For material characterization, X-ray diffraction (XRD) measurements were performed using a Shimadzu diffractometer, model XRD-6000, and a Cu Kα radiation source (1.5418 Å) with a nickel filter to obtain wide-angle diffraction patterns in the 2θ = 3–40° range. Crystallite size (nm) was calculated using the Debye–Scherrer equation.
Nitrogen adsorption measurements were performed at 77.15 K using a gas adsorption analyzer (Micromeritics, model ASAP-2020). The textural properties were estimated from the N2 adsorption isotherms using the Brunauer–Emmett–Teller (BET) equation and the Barrett–Joyner–Halenda (BJH) method. Before the analysis, all the samples were pretreated under vacuum at 423.15 K for 24 h. Thermogravimetric (TG/DTG) analyses were performed using a Shimadzu analyzer, model DTG-60H, with an N2 flow rate of 40 mL·min1 in the temperature range of 30–800 °C at a heating rate of 10 °C·min1. Fourier transform infrared (FTIR) spectra were obtained with a Shimadzu IR Prestige 21 infrared spectrophotometer using potassium bromide tablets (KBr). A total of 80 scans were performed in the transmittance mode in the spectral range of 4000–400 cm1 at a resolution of 4.0 cm1.

3.3. Conversion of Fructose

All experiments were performed in 4 mL vials under magnetic stirring and heating (150 °C), at several reaction times. The fructose solution was 0.016 g of fructose in 2 mL of deionized water, and for some experiments, catalysts (1.5 × 10−3 g) were used. Conversion, yield, and selectivity were calculated from the results of quantification by HPLC. The reuse tests of CeMo (G) were carried out at 150 °C for 2 h under the same reaction conditions. Subsequently, the catalyst was removed from the reaction medium by centrifugation and calcined at 550 °C for 4 h for subsequent reuse. The liquid samples collected after the cycles were subjected to X-ray dispersive energy spectrometry (EDX) analysis to determine whether leaching had occurred.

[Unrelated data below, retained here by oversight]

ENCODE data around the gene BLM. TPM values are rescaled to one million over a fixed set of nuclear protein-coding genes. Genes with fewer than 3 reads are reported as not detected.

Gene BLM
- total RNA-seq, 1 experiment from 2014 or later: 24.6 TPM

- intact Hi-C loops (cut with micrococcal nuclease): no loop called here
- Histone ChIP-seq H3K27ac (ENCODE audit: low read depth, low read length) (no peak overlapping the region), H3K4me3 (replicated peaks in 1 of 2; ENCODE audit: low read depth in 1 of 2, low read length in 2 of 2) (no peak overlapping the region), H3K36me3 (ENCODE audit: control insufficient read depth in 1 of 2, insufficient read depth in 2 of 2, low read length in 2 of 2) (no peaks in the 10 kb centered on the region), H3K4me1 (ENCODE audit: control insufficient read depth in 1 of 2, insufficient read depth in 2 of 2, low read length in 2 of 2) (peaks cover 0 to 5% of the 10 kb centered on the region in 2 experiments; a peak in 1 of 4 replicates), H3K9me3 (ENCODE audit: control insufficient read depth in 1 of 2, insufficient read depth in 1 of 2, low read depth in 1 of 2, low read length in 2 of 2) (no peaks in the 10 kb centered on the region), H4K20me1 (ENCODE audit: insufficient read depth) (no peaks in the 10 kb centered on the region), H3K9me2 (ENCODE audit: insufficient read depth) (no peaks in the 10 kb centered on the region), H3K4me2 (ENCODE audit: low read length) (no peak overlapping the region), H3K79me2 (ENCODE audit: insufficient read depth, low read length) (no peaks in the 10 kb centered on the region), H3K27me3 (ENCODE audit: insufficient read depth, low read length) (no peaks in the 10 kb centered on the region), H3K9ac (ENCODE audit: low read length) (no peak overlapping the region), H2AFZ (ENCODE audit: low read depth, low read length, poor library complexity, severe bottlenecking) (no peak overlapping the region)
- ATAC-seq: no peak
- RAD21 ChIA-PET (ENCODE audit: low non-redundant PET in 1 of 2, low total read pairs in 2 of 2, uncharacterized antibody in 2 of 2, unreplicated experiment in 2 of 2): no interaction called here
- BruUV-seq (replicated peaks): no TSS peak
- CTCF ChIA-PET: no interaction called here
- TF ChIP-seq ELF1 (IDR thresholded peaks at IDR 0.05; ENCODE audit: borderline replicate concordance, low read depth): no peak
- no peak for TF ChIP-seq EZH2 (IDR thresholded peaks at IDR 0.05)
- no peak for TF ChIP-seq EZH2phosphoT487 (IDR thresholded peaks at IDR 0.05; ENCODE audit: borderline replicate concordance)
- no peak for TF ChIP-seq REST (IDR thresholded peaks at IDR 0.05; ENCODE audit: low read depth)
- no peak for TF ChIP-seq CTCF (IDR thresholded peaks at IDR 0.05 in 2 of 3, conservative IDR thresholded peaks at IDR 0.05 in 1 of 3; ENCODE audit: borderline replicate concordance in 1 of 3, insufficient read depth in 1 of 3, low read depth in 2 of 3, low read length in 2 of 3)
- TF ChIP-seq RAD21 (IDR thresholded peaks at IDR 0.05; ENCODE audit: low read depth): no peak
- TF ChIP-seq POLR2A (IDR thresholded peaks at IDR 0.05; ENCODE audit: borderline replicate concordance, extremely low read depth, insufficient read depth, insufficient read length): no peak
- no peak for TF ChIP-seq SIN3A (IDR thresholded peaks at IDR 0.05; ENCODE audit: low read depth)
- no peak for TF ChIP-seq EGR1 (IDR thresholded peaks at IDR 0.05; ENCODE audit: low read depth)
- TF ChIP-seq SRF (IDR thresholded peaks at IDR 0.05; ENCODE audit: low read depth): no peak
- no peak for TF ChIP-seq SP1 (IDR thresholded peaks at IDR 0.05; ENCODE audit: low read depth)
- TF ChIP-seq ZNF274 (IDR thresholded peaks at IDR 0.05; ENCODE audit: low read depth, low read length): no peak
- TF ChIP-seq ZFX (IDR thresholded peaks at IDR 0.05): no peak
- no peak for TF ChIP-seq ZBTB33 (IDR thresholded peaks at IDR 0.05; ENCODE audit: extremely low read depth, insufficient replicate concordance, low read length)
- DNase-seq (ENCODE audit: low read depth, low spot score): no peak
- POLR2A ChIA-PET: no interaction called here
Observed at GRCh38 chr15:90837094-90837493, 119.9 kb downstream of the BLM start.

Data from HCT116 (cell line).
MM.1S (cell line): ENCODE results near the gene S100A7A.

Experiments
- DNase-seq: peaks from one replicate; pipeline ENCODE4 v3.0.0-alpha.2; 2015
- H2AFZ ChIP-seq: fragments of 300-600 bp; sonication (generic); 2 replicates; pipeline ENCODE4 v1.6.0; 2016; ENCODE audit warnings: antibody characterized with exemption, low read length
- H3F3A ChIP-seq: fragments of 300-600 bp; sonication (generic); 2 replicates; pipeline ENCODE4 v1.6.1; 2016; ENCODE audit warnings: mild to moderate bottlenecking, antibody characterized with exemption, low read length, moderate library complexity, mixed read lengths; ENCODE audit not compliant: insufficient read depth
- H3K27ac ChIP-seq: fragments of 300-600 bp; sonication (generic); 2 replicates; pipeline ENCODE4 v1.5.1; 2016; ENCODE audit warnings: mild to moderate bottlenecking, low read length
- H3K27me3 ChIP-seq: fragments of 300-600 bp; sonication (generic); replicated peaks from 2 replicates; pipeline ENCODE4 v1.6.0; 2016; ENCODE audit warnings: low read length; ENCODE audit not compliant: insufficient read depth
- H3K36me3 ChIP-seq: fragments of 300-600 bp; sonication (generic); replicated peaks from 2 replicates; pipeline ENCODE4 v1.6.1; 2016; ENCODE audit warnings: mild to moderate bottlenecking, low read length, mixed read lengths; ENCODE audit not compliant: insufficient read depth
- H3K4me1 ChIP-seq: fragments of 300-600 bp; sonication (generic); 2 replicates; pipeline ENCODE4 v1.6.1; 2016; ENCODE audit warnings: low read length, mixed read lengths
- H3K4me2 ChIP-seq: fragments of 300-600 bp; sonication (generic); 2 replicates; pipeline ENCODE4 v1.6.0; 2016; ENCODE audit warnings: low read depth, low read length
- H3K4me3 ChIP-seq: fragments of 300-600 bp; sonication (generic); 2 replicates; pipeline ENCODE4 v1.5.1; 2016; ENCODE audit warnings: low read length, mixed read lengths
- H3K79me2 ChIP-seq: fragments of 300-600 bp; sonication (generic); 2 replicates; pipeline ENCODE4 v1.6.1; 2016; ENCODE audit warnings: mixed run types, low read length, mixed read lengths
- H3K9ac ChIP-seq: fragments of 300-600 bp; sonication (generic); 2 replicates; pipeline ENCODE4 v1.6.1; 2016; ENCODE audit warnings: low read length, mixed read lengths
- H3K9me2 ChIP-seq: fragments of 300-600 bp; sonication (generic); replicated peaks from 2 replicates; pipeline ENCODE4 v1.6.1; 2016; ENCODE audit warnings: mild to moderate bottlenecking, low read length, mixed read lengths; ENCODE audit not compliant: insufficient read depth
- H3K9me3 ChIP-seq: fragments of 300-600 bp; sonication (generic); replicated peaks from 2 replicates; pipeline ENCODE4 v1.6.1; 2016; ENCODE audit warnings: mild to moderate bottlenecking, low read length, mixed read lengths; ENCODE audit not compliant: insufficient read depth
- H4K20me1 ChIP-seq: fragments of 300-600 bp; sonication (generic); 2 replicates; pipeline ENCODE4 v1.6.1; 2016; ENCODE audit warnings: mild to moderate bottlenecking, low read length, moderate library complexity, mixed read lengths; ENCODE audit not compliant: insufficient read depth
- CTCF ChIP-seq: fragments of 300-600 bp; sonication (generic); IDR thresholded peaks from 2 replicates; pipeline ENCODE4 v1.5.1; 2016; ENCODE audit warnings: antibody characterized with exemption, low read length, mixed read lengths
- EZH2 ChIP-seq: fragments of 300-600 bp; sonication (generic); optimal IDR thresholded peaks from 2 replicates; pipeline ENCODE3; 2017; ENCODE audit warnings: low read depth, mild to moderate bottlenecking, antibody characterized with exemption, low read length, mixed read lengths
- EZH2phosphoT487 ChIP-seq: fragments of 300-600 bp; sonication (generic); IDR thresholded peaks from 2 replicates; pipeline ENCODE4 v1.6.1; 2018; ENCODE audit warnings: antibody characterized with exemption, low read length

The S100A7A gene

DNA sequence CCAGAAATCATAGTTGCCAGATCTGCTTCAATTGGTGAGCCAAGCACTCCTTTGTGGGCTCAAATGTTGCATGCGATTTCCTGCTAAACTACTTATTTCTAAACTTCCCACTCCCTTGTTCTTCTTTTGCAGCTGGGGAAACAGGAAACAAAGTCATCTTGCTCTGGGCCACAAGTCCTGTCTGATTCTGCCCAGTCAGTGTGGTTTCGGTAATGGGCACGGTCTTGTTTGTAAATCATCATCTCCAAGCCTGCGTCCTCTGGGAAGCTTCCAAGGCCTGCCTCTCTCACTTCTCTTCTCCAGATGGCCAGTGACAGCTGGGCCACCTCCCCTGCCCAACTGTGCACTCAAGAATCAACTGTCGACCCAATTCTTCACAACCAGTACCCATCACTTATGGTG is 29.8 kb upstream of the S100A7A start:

4. Conclusions

In the absence of a catalyst or using Ce100, low fructose conversions were observed, with the formation mainly of 5-HMF. In contrast, in the presence of Mo100 and CeMo, higher conversions are achieved, and the formation of different products was observed. However, using Mo100, which exhibits a higher number of Lewis and Bronsted acid sites than does CeMo, higher conversions were observed before the achievement of thermodynamic equilibrium, but this is accompanied by the formation of a greater amount of soluble and insoluble material, directly reflected in the color evolution of the reactions over time. In relation to the soluble products formed from fructose using CeMo, the direction to the retro–aldolic pathway was observed, evidencing the modulation of these systems. It is important to highlight that the low conversion obtained in the presence of Ce100 can be explained by the smaller number of Brostend and Lewis acid sites in the structure of this material, even with a surface area much higher than that observed for the other systems. In the case of Mo100 and CeMo, higher levels of acid sites were observed, which justifies the higher conversions, despite the low surface areas. Reuse and leaching tests indicated that the CeMo system proved to be stable and robust under the conditions tested.

Supplementary Materials

The following supporting information can be downloaded at:, Figure S1: Thermogravimetric analysis (TG/DTG): (A) Ce100, (B) Mo100, and (C) CeMo.

Author Contributions

Conceptualization, D.B.d.A.P., M.R.M. and S.M.P.M.; methodology, D.B.d.A.P., T.V.d.S.M., J.A.d.V.J. and D.O.d.S.A.; investigation, D.B.d.A.P., T.V.d.S.M., J.A.d.V.J., M.R.M. and S.M.P.M.; resources, M.R.M. and S.M.P.M.; writing—original draft preparation, D.B.d.A.P., T.V.d.S.M. and S.M.P.M.; writing—review and editing, D.B.d.A.P., T.V.d.S.M., M.R.M. and S.M.P.M.; visualization, D.B.d.A.P., T.V.d.S.M., J.A.d.V.J., M.R.M. and S.M.P.M.; supervision, M.R.M. and S.M.P.M.; project administration, M.R.M. and S.M.P.M.; funding acquisition, M.R.M. and S.M.P.M. All authors have read and agreed to the published version of the manuscript.